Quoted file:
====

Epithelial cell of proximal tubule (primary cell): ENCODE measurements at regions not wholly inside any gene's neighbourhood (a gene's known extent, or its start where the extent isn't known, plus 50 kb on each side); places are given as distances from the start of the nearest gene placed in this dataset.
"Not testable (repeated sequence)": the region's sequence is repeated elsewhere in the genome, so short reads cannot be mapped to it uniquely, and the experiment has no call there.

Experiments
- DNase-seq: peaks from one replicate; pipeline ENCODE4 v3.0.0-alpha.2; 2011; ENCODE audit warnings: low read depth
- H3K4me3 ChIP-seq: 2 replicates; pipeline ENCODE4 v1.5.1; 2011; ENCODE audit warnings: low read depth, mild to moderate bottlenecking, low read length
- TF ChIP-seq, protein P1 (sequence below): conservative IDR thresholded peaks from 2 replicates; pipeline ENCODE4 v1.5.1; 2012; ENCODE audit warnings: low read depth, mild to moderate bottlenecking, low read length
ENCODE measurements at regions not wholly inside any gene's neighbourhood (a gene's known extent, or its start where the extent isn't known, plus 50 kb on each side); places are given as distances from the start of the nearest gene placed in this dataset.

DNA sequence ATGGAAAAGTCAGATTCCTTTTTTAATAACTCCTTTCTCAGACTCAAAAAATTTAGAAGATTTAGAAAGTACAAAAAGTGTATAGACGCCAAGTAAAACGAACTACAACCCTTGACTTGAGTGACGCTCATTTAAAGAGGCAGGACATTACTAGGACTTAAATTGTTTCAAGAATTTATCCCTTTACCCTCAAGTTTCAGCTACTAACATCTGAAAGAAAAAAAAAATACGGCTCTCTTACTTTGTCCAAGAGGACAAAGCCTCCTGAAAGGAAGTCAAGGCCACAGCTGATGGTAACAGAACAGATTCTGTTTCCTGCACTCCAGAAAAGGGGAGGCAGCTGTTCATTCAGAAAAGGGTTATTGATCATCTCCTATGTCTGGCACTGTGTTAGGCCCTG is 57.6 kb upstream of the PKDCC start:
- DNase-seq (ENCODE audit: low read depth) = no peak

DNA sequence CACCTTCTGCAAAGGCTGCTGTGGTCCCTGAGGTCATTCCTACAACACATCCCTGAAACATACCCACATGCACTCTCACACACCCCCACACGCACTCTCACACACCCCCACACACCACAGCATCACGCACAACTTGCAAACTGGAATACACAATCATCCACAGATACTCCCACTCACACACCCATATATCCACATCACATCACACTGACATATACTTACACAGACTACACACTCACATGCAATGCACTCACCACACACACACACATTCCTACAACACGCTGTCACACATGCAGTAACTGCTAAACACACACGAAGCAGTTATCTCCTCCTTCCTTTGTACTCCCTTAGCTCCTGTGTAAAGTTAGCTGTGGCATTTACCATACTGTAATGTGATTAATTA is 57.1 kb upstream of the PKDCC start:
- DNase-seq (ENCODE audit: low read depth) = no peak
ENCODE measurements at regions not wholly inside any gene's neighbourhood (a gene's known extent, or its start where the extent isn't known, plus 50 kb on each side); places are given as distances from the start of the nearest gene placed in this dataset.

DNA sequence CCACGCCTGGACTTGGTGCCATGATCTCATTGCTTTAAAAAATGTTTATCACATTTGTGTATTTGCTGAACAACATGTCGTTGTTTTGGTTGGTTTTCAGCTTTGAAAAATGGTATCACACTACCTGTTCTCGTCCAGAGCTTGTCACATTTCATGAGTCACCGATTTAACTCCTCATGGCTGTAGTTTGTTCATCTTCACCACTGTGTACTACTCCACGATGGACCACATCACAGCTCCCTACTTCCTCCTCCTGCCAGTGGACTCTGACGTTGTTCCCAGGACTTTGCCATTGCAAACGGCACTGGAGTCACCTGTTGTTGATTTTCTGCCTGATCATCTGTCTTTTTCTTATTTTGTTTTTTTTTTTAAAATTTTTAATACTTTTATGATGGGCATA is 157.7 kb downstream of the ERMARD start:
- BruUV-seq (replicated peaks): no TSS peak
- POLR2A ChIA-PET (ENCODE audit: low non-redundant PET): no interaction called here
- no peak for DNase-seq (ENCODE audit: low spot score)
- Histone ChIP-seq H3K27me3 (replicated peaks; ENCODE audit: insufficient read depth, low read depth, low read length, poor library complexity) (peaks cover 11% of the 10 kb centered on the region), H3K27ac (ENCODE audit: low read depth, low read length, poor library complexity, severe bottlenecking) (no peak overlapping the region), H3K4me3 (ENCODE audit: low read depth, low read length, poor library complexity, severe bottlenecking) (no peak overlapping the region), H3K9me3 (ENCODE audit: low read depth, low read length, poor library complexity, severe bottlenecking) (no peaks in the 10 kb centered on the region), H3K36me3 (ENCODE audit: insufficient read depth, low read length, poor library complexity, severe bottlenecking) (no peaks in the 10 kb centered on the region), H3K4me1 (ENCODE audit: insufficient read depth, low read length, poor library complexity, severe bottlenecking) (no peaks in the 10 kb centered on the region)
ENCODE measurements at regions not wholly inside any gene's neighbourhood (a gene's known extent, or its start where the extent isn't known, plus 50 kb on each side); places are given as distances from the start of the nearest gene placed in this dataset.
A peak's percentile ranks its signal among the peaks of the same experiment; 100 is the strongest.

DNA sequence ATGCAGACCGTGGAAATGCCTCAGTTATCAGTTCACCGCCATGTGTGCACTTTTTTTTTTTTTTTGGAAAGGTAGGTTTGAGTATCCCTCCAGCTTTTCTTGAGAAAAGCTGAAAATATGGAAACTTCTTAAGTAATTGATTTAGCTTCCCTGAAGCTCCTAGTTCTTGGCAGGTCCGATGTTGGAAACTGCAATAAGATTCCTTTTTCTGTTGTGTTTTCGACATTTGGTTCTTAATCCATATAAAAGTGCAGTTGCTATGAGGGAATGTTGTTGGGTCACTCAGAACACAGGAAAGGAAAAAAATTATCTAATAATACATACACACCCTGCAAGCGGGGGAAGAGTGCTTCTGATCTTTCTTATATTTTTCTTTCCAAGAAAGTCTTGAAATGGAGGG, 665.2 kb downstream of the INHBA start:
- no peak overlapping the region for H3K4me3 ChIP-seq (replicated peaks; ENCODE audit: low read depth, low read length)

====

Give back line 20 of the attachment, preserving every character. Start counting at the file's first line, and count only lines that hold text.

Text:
DNA sequence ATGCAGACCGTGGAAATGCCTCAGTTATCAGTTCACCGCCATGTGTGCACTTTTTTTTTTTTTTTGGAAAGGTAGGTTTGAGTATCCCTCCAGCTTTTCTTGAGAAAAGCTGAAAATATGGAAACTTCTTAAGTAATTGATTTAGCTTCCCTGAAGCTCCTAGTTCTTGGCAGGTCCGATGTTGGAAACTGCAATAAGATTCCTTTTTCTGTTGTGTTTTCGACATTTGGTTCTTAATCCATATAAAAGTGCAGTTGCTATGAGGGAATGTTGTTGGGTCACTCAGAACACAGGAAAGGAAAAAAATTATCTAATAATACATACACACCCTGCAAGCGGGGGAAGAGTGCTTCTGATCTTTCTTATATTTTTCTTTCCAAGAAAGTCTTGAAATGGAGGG, 665.2 kb downstream of the INHBA start: